The 65-year-old opposition leader, a glamorous part of the London upper crust in his younger days, also dismissed allegations that the powerful military was working behind the scenes to favour his campaign for the July 25 poll.
Oxford-educated Khan spoke in an interview on Friday as his arch foe, ousted former prime minister Nawaz Sharif, was due to return to the country and be arrested on a conviction that was handed down by an anti-graft court last week. Much of Lahore, the hometown of both Khan and Sharif, was on alert for protests by Sharif’s supporters.
Khan is campaigning hard on populist promises of a prosperous Pakistan that breaks away from its persistent legacy of corruption, even as he expands appeals to nationalist and religious sentiment in the nuclear-armed nation.
As prime minister, he says he will partially model his promised anti-corruption campaign and poverty reduction programs on China, Pakistan’s traditional ally that has financed billions of dollars of infrastructure projects.
“What Pakistan has to do is follow China’s example where they lift people out of poverty,” Khan said in the interview in a private jet after a long night of campaigning in Punjab province.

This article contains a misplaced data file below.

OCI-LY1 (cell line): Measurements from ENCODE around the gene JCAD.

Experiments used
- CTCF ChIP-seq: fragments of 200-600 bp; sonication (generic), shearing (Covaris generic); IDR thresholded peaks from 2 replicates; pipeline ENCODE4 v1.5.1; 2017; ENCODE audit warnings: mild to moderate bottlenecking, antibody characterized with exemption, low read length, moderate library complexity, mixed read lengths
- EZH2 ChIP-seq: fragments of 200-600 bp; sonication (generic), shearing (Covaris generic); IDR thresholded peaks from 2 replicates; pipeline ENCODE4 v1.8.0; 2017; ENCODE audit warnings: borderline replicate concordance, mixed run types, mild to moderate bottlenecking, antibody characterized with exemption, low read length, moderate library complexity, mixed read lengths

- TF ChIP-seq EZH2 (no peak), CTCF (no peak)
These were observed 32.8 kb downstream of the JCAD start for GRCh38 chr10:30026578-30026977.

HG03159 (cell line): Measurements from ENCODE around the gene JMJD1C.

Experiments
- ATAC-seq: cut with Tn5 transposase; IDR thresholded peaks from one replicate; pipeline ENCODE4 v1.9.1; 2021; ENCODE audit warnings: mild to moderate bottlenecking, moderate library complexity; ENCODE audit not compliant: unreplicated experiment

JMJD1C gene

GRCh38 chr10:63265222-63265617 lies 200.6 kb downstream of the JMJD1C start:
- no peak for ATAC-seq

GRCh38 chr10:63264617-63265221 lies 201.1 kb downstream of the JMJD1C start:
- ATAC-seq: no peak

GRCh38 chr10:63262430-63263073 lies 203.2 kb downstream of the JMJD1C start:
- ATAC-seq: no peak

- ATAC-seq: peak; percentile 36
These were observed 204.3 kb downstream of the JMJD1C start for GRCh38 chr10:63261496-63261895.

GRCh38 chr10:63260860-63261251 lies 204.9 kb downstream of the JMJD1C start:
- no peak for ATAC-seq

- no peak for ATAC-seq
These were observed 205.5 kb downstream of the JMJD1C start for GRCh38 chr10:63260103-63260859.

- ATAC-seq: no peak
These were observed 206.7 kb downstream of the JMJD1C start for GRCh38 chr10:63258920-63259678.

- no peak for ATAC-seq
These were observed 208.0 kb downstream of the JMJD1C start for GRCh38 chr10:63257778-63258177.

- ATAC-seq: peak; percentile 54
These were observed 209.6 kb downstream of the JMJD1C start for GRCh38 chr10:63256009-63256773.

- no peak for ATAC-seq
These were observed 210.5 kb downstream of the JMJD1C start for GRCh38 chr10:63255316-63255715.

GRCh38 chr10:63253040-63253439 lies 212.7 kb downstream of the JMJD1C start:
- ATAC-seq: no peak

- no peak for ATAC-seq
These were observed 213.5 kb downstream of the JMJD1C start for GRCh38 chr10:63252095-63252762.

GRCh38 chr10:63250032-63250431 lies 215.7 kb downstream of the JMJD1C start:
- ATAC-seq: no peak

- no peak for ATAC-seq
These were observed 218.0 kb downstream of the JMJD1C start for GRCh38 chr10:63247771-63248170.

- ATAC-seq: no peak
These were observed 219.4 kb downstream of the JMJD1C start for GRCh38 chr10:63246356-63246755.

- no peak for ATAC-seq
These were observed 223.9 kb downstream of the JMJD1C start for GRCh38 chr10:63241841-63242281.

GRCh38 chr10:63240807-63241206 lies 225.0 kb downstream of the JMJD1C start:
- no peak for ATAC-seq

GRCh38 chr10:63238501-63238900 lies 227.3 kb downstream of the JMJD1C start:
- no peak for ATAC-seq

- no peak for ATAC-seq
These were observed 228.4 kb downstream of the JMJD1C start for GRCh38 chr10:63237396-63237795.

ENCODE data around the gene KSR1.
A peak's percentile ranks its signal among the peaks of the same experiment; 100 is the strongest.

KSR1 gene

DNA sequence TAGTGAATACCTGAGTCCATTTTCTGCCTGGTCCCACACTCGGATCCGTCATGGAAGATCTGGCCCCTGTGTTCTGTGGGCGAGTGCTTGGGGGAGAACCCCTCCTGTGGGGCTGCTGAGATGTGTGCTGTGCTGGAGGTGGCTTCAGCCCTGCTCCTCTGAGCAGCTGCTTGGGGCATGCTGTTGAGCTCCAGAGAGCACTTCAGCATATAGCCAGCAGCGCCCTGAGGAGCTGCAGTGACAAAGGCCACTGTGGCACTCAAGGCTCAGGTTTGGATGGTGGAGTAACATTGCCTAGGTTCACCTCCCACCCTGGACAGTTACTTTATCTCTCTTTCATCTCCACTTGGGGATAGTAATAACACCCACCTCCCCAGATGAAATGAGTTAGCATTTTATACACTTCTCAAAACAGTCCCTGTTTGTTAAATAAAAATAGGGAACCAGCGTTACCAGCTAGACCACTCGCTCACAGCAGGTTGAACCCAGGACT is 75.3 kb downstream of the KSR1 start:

“And actually we have meetings with the Chinese on all the steps they took to reduce poverty.”
Whoever wins the election will also have to navigate Pakistan’s often-fraught relations with the United States over the US-backed government’s war against Taliban militants in neighbouring Afghanistan.
Washington accuses Pakistan of not doing enough to root out Taliban militants who shelter on the Pakistani side of the border, and the Trump administration has recently cut foreign aid and applied diplomatic and financial pressure on Islamabad to try to force change.
“I think the longer the US troops stay there, the less the chance of there being a political settlement,” Khan said. “I think the Afghans, you know, if the US even gives a timetable of withdrawal, and then gets the Afghans on the table, and then with the neighbours also chipping in, I think that is the best chance of peace.”
A victory for Khan’s Pakistan Tehreek-e-Insaf would mark a new political direction for Pakistan, which has been dominated by two parties – Sharif’s Pakistan Muslim League-Nawaz and the Pakistan Peoples Party – when the military has not been in power.